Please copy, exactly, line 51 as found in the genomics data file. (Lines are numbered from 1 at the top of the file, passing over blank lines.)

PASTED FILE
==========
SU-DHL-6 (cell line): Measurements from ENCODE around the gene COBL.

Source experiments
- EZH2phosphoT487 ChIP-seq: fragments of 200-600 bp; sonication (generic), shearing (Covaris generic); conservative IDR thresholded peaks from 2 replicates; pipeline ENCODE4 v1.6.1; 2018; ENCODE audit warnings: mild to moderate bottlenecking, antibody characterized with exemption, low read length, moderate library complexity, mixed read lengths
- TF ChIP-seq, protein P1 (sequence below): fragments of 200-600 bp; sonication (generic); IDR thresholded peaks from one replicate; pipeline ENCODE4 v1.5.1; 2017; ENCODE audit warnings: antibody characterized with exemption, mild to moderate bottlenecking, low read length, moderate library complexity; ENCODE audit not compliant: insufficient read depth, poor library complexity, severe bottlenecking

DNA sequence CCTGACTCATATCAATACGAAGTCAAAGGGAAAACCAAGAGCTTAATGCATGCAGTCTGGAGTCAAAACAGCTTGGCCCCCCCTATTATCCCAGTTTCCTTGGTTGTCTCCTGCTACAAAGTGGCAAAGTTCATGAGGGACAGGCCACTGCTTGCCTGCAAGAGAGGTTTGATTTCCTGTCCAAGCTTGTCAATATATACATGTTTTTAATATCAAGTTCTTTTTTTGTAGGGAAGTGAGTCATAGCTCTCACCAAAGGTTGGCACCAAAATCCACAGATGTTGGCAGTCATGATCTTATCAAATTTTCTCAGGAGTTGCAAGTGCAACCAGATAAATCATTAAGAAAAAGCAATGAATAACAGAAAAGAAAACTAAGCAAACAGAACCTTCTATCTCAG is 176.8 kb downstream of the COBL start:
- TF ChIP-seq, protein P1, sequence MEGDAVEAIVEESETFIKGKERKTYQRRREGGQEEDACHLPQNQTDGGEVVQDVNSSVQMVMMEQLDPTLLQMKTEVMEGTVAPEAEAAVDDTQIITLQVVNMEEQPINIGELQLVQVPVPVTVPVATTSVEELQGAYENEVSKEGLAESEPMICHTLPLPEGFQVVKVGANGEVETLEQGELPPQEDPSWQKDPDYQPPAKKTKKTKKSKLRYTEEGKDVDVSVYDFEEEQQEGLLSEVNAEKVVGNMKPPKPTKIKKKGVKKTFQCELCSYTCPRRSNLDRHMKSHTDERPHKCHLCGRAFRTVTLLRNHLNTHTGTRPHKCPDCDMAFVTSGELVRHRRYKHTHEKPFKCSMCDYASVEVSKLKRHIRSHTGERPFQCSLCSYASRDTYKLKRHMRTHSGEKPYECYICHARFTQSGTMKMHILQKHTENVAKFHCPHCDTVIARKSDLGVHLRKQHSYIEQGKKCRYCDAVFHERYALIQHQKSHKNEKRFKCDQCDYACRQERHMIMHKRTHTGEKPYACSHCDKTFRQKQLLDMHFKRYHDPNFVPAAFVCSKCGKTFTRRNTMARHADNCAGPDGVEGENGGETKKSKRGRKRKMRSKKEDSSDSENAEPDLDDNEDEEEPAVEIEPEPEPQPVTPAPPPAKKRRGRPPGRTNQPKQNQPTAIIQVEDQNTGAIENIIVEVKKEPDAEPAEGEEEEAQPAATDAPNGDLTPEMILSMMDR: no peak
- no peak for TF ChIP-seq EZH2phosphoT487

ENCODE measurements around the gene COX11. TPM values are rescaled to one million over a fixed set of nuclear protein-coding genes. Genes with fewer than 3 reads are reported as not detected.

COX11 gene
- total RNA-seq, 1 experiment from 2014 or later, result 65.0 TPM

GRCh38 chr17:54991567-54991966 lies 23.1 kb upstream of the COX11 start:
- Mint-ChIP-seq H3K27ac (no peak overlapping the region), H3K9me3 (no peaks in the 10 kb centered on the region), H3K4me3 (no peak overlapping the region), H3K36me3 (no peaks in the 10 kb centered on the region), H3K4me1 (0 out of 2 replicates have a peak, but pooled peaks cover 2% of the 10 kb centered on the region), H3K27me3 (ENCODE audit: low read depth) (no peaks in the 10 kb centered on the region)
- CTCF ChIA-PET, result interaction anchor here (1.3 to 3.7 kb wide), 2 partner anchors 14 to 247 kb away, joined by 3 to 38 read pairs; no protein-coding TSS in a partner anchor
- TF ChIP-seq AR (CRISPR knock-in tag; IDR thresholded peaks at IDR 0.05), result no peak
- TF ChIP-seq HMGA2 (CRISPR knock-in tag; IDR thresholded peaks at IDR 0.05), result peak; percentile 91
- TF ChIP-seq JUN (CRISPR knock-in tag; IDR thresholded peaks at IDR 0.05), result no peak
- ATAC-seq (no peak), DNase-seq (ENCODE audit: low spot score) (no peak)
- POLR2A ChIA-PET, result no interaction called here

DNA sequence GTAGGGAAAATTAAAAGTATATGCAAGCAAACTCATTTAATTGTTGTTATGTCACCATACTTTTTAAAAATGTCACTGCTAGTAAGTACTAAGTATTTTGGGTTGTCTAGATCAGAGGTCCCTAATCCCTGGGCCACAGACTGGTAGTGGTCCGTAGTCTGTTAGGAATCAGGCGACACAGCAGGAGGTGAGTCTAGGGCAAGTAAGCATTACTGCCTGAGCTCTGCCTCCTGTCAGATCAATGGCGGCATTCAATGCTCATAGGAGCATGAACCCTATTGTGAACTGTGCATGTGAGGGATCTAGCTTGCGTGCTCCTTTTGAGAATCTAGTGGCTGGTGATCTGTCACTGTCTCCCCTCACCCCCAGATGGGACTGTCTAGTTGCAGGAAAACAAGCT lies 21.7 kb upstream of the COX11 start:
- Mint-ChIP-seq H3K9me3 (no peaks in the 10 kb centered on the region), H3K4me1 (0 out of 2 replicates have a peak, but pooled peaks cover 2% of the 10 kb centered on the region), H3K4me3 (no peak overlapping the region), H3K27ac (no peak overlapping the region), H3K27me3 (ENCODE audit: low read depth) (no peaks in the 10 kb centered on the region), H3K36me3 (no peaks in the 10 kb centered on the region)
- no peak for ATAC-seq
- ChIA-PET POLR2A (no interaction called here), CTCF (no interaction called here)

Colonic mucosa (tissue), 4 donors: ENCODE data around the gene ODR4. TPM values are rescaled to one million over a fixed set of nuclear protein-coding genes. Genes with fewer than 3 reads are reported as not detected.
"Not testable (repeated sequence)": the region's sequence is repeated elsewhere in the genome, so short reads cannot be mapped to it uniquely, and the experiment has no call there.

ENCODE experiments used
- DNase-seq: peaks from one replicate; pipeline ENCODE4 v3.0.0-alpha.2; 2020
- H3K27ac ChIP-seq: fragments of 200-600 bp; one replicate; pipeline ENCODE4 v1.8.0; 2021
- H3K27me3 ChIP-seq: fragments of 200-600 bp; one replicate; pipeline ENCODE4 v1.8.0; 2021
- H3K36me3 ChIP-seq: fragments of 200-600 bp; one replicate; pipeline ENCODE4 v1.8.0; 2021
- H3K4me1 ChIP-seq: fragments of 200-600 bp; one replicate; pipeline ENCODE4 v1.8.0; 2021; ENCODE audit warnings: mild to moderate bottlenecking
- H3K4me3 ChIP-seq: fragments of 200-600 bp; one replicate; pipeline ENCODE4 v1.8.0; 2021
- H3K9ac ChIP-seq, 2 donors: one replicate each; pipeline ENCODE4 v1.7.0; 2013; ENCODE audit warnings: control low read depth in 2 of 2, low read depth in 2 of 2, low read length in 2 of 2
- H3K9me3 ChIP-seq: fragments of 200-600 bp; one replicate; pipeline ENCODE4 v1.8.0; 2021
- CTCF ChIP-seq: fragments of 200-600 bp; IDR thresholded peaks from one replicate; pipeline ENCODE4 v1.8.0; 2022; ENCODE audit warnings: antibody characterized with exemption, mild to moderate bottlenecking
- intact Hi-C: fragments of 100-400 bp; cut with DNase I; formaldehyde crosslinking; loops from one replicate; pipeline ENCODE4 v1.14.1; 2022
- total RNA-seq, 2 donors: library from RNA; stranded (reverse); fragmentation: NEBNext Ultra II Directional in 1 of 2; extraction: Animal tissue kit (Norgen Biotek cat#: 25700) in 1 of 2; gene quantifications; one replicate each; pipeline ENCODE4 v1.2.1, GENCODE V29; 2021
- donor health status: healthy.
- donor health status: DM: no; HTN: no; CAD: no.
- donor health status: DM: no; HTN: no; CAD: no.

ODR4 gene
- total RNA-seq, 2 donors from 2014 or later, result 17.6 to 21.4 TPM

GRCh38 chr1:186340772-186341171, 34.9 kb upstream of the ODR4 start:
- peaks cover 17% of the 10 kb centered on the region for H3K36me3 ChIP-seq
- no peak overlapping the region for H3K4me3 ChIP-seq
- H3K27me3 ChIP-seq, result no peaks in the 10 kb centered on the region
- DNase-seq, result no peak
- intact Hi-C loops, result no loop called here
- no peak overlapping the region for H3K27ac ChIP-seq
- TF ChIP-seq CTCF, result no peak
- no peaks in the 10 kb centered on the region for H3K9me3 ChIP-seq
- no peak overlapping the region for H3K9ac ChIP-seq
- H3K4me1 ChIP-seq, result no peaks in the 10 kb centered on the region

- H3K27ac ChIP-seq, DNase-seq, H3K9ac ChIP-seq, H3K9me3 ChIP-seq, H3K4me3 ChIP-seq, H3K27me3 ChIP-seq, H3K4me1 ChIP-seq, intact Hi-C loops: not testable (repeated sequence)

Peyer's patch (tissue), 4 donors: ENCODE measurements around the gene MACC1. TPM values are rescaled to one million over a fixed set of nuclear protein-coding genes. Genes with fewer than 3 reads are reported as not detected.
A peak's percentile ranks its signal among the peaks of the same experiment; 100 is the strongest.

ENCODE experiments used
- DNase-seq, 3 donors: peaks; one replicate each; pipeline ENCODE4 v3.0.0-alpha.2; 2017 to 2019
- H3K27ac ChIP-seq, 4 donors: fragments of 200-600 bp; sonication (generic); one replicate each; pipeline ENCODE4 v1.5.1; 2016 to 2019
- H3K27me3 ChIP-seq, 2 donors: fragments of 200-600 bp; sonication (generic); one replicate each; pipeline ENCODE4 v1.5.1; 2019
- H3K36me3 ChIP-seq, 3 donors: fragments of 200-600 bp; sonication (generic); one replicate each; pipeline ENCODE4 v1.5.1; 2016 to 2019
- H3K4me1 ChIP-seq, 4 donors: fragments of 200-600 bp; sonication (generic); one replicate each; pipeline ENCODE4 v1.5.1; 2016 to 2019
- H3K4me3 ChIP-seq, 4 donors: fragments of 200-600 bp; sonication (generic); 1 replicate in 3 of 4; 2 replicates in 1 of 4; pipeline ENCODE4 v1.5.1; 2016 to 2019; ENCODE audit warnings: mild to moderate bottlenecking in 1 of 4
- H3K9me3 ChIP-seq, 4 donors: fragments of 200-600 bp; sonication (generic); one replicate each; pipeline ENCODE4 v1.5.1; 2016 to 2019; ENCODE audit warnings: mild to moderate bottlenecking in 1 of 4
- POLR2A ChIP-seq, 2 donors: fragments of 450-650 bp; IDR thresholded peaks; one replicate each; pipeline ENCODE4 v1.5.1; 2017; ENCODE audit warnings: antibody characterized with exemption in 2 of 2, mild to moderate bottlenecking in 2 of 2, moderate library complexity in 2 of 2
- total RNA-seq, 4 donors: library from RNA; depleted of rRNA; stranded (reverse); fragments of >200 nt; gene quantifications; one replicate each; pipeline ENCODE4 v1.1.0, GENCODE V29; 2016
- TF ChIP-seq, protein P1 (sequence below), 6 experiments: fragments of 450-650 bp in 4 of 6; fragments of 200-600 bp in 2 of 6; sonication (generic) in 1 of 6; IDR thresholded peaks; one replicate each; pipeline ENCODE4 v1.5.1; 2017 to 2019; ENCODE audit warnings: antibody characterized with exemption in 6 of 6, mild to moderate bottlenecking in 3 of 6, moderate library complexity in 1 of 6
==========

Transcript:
- no peak overlapping the region for H3K9ac ChIP-seq